Then one day I happened to be working on the village currency. I figured that monsters would be unlikely to use gold – that has way too much human baggage, right? – so I went with silver. Seems appropriately monster-y.
It was then that it hit me. Monsters wouldn’t grow turnips or flowers as hobby. Ridiculous! They’d grow mushrooms!
In this week’s dev diary I’m going to talk about this newly overhauled hobby.
So you want to a Mushroom Gardener, huh?
Well first you’re going to need some spores. You could buy them, sure, but you can also forage mushrooms out in the wild and use them in your garden.
Spores must be planted in a designated mushroom plot, but apart from picking a soil type it’s pretty low maintenance. You won’t need to water them or pick any weeds.
Instead of focusing on the more mundane aspects of growing I wanted to free up your time to instead work on the fun stuff – things like cultivating hybrids, discovering bizarre mutations, and cooking up all sorts of interesting effects.
You’ve already seen many examples of effects in the form of potions, but I’ve since overhauled the system so that any item has the ability to create some kind of effect. Mushrooms are now the primary way to access these effects.
Having trouble catching a fast critter? Bait your traps with a Snowberry Shroom and you’ll chill (and slow) the critter that eats it. Use your mushrooms in Cooking to make a meal that restores energy, makes you move faster, and slows down time.
(How can a mushroom slow down time? Ask you parents.)
There’s a huge amount of effects to discover. Some are practical, others are just weird. Some break the game. They’ve been fun to program and test, so I really hope you can enjoy them!
I love the idea of making plant hybrids. It’s like playing mad scientist, only instead of frankenstein you can make a seedless watermelon that resists the cold.
In the world of Village Monsters mushrooms as highly malleable. This means that a talented mushroom gardener can create brand new species with just a bit of effort. All you need are two fully grown mushrooms in the same plot as an empty tile. Then you just let nature take it’s course…………. if you know what I mean.
The most practical benefit of growing hybrids is that the resulting new offspring can contain the attributes and effects of its parents. For example, a Spicy Shroom is a fast grower and it can pass down this benefit to its offspring.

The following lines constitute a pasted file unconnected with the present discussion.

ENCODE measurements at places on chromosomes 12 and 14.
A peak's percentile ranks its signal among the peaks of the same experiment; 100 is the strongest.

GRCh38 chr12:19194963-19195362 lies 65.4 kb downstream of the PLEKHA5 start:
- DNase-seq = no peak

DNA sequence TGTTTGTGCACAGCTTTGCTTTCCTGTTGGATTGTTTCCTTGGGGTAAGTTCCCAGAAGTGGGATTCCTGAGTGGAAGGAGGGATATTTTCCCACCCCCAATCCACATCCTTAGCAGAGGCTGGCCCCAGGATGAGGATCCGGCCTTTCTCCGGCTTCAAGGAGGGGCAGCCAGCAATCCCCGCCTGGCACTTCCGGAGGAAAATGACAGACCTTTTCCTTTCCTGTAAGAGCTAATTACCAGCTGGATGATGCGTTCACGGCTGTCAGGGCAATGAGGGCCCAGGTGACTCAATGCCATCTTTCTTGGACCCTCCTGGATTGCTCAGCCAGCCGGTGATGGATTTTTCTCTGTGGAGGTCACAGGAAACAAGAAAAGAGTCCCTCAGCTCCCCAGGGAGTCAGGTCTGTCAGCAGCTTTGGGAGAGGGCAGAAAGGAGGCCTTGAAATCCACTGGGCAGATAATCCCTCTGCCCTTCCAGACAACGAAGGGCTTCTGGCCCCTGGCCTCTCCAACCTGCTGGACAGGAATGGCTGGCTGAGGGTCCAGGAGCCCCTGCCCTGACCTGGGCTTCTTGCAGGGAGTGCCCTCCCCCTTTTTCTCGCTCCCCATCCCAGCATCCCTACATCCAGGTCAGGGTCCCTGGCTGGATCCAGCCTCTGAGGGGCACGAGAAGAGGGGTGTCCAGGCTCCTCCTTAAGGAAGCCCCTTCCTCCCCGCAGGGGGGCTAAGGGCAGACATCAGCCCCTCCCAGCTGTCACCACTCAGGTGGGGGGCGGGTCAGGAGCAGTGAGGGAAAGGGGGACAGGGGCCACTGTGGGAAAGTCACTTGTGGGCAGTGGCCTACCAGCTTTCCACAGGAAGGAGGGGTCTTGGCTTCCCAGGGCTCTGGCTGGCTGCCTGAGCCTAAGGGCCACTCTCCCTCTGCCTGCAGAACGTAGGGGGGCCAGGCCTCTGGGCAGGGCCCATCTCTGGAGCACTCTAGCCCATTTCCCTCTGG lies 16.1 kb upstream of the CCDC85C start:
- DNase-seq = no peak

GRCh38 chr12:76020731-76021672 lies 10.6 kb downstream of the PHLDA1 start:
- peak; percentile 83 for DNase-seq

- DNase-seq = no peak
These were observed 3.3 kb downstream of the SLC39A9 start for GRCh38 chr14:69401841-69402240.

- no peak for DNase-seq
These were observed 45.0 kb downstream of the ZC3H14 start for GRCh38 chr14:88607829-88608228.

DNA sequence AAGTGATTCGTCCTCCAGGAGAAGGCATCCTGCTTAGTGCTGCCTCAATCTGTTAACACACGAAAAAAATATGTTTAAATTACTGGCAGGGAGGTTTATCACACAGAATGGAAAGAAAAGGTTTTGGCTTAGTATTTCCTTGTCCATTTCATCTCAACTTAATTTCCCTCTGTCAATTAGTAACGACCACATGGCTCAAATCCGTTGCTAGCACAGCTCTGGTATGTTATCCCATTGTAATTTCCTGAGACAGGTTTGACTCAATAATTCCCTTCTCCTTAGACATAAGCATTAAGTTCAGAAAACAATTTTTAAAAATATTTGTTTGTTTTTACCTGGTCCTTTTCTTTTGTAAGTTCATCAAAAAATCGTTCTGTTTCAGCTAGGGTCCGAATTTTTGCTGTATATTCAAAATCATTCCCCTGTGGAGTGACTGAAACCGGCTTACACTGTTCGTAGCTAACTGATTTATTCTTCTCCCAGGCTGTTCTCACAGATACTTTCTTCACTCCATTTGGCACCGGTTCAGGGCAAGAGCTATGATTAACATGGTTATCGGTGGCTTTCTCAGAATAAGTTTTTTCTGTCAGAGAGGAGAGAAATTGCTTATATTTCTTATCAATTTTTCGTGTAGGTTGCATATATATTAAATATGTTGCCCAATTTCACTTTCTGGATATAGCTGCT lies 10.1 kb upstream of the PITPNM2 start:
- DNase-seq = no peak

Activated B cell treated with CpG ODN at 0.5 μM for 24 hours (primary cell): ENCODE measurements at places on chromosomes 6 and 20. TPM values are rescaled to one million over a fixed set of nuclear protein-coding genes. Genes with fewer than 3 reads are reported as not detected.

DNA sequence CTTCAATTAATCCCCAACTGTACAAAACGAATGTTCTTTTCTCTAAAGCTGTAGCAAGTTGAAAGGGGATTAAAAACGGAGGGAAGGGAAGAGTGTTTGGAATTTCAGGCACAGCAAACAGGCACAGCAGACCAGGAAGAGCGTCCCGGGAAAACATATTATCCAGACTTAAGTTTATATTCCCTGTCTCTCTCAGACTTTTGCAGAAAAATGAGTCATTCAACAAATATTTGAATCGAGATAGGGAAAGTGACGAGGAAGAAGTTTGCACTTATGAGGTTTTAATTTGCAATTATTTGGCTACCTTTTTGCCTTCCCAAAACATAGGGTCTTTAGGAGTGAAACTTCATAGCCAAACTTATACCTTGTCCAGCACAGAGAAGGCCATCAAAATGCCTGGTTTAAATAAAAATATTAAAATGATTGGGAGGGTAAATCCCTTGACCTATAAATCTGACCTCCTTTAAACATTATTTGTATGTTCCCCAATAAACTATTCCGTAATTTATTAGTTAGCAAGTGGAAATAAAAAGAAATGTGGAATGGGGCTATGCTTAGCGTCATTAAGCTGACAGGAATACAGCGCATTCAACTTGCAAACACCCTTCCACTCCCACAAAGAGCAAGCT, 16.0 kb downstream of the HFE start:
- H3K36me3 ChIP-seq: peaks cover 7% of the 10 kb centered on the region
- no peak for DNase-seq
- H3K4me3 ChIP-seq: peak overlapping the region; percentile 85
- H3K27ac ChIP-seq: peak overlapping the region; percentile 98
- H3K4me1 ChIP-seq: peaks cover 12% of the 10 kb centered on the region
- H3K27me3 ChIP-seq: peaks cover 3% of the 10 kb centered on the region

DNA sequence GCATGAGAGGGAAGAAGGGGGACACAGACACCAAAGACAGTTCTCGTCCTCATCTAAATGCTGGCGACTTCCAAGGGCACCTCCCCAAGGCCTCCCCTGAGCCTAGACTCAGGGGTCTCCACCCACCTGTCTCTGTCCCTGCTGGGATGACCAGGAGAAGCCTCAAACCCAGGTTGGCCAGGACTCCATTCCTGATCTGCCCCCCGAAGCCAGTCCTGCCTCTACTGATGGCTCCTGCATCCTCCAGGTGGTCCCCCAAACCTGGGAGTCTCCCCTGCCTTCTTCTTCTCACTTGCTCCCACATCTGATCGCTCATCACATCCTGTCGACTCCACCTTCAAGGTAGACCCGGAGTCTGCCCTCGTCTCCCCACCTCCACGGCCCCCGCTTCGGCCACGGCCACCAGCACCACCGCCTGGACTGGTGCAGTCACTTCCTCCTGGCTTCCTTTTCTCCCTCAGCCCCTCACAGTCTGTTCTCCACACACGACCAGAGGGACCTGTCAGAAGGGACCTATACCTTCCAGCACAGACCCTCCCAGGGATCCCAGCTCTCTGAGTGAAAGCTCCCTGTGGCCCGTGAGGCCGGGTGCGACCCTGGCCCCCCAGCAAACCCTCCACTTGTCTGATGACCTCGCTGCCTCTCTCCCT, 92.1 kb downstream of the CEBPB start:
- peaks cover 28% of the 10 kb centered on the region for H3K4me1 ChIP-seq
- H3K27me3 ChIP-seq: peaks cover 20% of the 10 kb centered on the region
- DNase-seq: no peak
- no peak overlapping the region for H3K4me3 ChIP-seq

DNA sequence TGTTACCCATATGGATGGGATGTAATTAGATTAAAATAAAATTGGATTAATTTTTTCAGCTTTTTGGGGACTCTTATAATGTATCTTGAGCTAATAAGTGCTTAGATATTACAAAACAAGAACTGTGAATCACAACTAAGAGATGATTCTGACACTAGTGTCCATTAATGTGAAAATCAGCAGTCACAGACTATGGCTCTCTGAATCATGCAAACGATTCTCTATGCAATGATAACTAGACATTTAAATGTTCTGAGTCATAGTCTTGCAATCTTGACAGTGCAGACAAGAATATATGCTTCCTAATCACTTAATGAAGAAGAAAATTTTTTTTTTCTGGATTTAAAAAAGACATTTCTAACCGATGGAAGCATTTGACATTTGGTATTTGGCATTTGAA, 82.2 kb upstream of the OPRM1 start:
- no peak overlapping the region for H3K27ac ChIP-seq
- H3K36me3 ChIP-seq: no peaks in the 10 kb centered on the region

There’s also breeding for aesthetics, like rare colors or glows effects. You can grow some pretty funky mushrooms, but some will require generations of hybrids to unlock.
Best of all you can usually process hybrids for their spores allowing you to plant your new strain indefinitely.
There’s one other thing that can happen to your growing gardening – mutations.
Mutations are similar to hybrids in that they create unique mushrooms, but mutations are more unique, more bizarre, and certainly more unpredictable. Mutations also don’t require a ‘parent’ mushroom and can occur to any mushroom that’s still growing.
You can influence mutations by the type of soil you use and some unique upgrades. Like hybrids you can usually grab the spores from your newly birthed creation to permanently add it to your garden journal.
I’m considering adding a touch of procedural generation to get some truly weird mushrooms that even I can’t predict, but that might have to wait for a future free update.
That’s enough mushrooms for now. You’ll be able to play with them yourself when the next demo releases later this month.
The next public demo for Village Monsters – which you might know as Candy Corn – needs to be bumped to November. The exact release date and eye-roll-worthy nickname will be announced a little later.
Last time I delayed a demo it was because I still had work to do. This time it’s sorta the opposite – I actually want to make the demo contain even more stuff.
I was reviewing my roadmap (and you can too!) and realized that this is the second-to-last demo. Demo feedback has always been immensely valuable to me, so I want to squeeze as much as I can into the release so you have more to play with so you can in turn give me more feedback.
Another (and less flattering) way to look at it is that I didn’t get nearly as much done as I hoped back when I scheduled this release in August. We won’t talk about that, though.
You could simply ask “why don’t you just release what you have now and make an extra demo later?”, and it’s a fair question, but the answer is that releasing a demo is a lot of work. Time is at a premium these days, so creating fewer (but bigger) demos just fits my schedule a lot better.
The power of ten thousand souls flows through me as I open GameMaker. A cursed scream escapes my throat as I watch my possessed fingers furiously writing lines of flawless (though haunted) code. A demonic entity bursts free from my chest in a ring of fire. His terrible visage turns toward me and whispers, “This walk cycle could use some work.”
All this can only mean one thing: it’s the officially month of monsters.